Apple Hopes to Squeeze More Battery Life Out of iOS Using Dense Lithium Cells
We like seeing that Apple is looking into ways to get longer battery life in its iOS device lineup, considering it can be absolutely dreadful at times. It becomes a difficult situation to run into because the most popular option of increasing battery capacity is to make the battery itself larger, which Apple doesn’t go for at all. No, Apple prefers to keep the size as small and thin as possible to keep its products modern and competitive.
So if there’s no more room to make the battery larger, how else can one increase battery capacity? A new patent filed by Apple indicates the company has been focused on finding the answer, and it appears they may have found it: instead of making the battery larger, take advantage of the space you already have. In other words, increase the capacity of the battery cell itself.
The technique is called “multi-step constant-current constant-voltage”, aka CC-CV or dense lithium cells. Increase the density of the power capacity, not the size of the battery cell.
In the patent application Apple also notes that it plans to make the battery cells smaller if this new technique is successful. After all, smaller batteries help open up extra room for additional features (RFID, perhaps? Maybe a NFC chip? One can dream).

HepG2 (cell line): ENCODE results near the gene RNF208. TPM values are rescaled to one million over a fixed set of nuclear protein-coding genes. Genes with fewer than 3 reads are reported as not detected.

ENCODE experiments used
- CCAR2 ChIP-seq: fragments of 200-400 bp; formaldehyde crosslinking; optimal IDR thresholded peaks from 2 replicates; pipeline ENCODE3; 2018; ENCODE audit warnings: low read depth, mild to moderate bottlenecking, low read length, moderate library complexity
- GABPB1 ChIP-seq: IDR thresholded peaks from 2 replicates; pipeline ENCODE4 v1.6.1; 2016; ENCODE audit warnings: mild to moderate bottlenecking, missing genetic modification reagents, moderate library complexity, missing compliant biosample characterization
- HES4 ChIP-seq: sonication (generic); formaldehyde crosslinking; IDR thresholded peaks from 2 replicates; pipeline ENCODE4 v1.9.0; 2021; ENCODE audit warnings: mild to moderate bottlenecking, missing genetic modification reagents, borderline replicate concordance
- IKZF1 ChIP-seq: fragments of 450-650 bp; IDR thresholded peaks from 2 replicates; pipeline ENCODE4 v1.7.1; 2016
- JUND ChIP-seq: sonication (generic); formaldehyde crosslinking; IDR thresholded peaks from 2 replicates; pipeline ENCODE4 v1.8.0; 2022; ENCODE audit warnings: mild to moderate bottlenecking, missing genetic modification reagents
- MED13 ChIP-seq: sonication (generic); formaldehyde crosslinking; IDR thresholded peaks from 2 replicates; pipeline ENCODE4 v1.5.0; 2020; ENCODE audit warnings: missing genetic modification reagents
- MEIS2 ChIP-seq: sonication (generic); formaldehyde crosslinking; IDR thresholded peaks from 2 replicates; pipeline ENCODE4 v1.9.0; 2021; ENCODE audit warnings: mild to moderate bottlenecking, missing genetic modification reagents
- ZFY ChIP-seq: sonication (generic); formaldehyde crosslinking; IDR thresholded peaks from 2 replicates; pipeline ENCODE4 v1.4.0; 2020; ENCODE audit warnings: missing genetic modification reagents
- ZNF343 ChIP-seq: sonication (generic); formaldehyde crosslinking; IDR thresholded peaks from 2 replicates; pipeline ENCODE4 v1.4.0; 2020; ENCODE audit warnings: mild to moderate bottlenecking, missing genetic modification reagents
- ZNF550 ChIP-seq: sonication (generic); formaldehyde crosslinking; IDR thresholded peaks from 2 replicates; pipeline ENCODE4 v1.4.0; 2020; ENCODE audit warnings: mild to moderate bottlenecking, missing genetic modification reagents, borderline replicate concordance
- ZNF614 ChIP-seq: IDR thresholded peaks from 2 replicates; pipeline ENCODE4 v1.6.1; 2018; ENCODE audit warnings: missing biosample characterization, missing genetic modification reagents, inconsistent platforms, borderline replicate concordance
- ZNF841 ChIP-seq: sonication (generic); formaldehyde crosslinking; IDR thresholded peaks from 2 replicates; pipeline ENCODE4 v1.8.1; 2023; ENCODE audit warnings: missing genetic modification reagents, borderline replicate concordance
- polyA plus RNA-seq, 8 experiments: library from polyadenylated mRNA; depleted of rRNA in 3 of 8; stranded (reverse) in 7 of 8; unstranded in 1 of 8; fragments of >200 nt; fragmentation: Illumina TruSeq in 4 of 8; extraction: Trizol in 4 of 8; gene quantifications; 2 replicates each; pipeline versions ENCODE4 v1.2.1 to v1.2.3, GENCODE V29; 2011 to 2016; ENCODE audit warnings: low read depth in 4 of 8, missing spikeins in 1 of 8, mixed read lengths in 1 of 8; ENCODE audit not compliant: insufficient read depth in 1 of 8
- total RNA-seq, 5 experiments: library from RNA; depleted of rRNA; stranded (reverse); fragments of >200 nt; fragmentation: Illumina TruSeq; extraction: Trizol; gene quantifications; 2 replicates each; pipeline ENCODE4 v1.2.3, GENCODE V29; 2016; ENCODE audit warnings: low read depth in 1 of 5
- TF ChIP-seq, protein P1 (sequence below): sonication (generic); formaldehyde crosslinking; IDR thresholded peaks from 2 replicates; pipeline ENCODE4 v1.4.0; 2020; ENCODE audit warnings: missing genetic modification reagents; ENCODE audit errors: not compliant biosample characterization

Employing the new CC-CV technique does come with a few obstacles to overcome first. For instance, in theory the CC-CV would significant decrease battery life in extreme temperature (10 degrees C will lower the battery cycle time by a large margin when compared to 45 degrees C). Also, when the battery is spending more time at a high level of charge (for instance, when you leave your phone on the charger overnight every night, like I do), it also reduces the cycle life of the battery.
The last intriguing thing about the patent application is that it was actually filed in August 2009 and only became public this week. Does this mean that Apple has already been hard at work, and is finally ready to make something good out of it? Could you imagine packing more battery life into an iPad 2 with the same size battery as the original? Or perhaps making the iPad 2 thinner and yet get the same battery life as before? So many good questions with this one.